At his meeting with the Irish Foreign Minister on Monday, did my right hon. Friend express satisfaction at the extent to which the Anglo-Irish Agreement has been able to bring peace, stability and reconciliation to the Province? If it should become clear to my right hon. Friend that the agreement cannot achieve those objectives, which he and I share, will he propose some change?

My hon. Friend's views on the Anglo-Irish Agreement are well known to the House, which respects the principled stand that he has taken on it. I have never maintained that the Anglo-Irish Agreement could suddenly, in a short period of time, transform attitudes and prejudices that stretch over all the troubles and go hack over centuries. I challenge any hon. Member to disagree with my belief that we are more likely to succeed in making the life of both communities in Northern Ireland happier, more prosperous and more secure, not by hostility towards and distrust of the Government of the Republic, but by seeking to co-operate in a way that protects the legitimate interests of the majority. The agreement does that and it has been recognised by successive Irish Governments. Both major parties in the Dail have given the assurance that the agreement is a binding undertaking. The agreement protects the interests of the majority and recognises the legitimate concerns of the minority.

Why did the Secretary of State deliberately go out of his way on a previous occasion to inform the hon. Member for Eastbourne (Mr. Gow) that one of his predecessors in office had wished to proceed on an entirely different policy towards Northern Ireland? What was his motive in putting that on the record?

I think that I had better establish exactly what the point is that the right hon. Gentleman is making. Having done that, I shall be in a better position to answer his question.

Do the members of the Government of the Irish Republic still adhere to the view expressed by their leader before the general election, that the Anglo-Irish Agreement breaches the constitution of the Irish Republic? As that is a correct view, what do they propose to do about it?

I am interested to hear my hon. Friend's statement that it is a correct view, but that view has not been upheld by any court. My understanding is that that is not the view that is held. We accept the agreement in the spirit in which it was entered into by both sides. We accept also in good faith, and readily, the clear assurances that have been given by the new Taoiseach, Mr. Haughey, and by Mr. Lenihan personally to me, that they accept the agreement as an international treaty that is binding on the Irish Government, that it is the practice of Irish Governments to honour international agreements and that they intend to honour it.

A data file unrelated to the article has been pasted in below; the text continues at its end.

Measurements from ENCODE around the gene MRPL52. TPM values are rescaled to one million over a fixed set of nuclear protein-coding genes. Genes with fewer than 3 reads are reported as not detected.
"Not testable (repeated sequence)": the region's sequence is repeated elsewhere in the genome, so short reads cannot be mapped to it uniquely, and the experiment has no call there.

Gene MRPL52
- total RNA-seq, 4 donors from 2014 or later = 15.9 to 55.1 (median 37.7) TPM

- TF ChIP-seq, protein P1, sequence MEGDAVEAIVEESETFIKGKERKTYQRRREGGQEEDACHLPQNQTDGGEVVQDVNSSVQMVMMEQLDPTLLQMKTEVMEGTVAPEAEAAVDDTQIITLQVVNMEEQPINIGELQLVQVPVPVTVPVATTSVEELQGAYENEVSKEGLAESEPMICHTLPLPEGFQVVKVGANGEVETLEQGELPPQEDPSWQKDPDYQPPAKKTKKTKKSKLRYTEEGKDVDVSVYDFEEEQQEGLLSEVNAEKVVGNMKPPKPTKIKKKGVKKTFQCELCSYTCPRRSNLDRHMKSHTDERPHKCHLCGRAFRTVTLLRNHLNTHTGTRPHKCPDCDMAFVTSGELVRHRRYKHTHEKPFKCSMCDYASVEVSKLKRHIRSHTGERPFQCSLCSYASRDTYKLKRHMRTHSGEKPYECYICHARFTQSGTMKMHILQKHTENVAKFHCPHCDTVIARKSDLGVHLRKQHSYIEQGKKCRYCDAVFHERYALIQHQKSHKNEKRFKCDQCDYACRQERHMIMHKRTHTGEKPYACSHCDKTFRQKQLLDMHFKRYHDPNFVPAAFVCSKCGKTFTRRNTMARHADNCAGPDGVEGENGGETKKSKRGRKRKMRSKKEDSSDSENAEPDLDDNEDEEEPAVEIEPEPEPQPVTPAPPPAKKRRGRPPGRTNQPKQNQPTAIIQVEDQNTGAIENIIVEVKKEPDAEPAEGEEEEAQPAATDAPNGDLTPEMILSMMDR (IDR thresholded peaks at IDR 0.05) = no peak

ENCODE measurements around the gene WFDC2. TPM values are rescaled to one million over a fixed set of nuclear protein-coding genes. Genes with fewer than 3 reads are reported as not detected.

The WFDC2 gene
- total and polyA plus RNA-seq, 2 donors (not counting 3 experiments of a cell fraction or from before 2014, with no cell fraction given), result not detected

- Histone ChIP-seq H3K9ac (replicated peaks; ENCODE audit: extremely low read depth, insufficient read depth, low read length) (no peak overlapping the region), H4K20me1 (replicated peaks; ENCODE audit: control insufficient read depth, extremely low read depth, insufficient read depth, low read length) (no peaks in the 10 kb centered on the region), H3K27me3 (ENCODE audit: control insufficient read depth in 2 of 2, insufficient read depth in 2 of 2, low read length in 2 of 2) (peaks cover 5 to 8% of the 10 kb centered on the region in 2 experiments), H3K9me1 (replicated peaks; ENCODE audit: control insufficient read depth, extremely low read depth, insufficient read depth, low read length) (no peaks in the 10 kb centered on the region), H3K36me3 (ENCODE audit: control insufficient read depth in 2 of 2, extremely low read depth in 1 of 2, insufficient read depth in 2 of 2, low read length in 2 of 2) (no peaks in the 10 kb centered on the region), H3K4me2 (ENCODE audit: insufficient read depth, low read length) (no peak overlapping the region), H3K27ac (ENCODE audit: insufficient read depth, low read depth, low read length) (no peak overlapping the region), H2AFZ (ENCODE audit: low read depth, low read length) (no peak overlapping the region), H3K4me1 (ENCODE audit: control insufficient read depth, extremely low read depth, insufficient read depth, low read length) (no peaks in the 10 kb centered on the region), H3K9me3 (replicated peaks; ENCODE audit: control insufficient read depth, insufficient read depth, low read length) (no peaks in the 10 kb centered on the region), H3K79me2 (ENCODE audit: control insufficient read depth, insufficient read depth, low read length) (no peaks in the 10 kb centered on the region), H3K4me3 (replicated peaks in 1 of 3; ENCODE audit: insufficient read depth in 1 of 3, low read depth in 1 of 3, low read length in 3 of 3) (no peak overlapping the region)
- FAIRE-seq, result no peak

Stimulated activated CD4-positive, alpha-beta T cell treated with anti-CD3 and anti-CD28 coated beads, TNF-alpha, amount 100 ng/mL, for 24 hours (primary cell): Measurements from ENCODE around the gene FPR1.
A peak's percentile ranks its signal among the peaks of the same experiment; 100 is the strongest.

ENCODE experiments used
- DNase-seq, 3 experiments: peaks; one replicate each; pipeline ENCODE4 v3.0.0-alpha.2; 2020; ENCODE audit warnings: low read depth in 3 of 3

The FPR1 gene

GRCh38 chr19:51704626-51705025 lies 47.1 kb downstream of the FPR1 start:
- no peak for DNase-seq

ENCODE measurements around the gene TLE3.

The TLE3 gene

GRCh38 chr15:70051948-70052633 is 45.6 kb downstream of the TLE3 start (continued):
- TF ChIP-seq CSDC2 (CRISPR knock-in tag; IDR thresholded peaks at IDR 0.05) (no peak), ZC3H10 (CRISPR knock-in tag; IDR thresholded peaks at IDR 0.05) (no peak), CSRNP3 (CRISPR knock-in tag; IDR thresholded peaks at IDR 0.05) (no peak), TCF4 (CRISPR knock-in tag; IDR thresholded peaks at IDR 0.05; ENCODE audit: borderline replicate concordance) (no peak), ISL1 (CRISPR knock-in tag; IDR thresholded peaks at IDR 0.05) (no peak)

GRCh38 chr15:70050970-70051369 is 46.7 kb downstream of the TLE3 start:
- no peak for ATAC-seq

Will the Secretary of State raise with the Irish Foreign Minister the damnable cross-border mortar bomb attacks on British troops? Will he ask the Foreign Minister and the Taoiseach whether they are prepared to deploy units of the Irish army across the southern border, where terrorists are operating in relative safety and bombing British troops? If the Taoiseach and the Foreign Minister really believe in working with the right hon. Gentleman on a successful Anglo-Irish Agreement, will he put that to them and let that be their test?

As a previous holder of my office, the right hon. Gentleman is familiar with some of the problems that we face. He will know that, with the length of the border, it is extremely difficult to police or to patrol with security forces every inch or it. I am satisfied that we can look to the Irish Government to co-operate fully with us, and the same can he said of their security forces, the Garda and the army. I have discussed this matter with the new Irish Foreign Minister and I can give the right hon. Gentleman the assurance that I shall he pursuing this matter further with him.